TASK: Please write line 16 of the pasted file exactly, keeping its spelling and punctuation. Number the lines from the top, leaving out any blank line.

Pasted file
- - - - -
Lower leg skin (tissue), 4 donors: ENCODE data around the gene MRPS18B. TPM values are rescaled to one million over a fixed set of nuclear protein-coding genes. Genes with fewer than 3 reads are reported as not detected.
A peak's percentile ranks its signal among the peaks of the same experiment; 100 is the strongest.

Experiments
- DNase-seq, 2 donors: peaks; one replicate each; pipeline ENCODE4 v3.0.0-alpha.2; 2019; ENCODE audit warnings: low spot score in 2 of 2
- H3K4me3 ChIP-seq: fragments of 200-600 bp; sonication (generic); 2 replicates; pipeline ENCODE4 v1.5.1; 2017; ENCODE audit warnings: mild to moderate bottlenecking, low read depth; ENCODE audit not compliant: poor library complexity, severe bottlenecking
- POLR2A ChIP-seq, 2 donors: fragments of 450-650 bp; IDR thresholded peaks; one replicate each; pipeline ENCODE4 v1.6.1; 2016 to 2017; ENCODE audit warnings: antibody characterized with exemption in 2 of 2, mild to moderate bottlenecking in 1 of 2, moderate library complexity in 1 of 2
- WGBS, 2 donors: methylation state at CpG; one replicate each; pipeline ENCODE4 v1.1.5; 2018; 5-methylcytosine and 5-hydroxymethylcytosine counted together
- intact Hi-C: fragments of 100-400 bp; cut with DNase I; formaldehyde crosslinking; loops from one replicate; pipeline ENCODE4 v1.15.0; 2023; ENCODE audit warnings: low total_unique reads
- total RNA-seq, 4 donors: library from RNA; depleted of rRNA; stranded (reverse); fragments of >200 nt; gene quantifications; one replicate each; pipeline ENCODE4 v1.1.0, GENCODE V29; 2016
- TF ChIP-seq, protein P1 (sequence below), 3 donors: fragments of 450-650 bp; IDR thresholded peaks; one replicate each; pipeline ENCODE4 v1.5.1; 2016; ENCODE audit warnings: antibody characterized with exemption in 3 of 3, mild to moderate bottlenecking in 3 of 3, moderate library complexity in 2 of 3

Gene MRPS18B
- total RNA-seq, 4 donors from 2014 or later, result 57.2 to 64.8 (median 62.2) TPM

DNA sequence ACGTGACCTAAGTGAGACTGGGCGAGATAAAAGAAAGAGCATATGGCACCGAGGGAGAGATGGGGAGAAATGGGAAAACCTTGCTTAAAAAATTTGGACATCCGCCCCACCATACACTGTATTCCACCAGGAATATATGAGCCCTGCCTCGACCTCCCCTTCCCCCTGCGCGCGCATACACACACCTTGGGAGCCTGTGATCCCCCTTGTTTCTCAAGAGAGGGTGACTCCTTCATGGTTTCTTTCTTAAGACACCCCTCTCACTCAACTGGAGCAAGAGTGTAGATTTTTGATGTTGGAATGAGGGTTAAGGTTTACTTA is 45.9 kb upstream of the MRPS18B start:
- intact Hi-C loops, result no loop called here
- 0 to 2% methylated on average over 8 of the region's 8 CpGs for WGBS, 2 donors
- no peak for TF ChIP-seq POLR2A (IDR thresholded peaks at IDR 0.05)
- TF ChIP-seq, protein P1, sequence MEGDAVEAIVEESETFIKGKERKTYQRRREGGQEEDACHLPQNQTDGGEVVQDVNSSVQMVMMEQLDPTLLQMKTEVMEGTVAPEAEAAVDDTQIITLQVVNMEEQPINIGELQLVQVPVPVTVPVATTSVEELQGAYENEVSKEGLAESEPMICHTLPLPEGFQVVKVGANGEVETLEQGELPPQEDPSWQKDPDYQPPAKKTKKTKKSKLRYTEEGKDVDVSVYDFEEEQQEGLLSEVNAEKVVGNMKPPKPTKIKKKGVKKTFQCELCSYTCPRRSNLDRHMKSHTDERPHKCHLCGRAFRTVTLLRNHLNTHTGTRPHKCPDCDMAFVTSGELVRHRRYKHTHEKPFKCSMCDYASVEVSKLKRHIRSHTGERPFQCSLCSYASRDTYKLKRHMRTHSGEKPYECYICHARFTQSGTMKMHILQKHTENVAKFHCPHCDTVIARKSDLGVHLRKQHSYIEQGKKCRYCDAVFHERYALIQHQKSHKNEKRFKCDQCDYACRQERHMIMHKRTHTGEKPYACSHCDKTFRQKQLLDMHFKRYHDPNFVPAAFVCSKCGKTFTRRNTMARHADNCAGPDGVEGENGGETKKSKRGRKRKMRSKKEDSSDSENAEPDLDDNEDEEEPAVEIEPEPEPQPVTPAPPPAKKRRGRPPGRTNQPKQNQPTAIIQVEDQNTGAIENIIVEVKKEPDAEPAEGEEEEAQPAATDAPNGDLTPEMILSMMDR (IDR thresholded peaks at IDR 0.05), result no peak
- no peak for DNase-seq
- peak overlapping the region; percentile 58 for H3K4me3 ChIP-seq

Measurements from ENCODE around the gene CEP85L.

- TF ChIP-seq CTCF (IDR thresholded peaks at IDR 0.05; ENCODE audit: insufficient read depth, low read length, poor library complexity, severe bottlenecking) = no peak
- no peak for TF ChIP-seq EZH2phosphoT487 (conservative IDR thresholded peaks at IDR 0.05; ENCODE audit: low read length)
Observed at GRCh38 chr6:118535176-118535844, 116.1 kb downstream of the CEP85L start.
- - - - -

- no peak for TF ChIP-seq POLR2A (IDR thresholded peaks at IDR 0.05)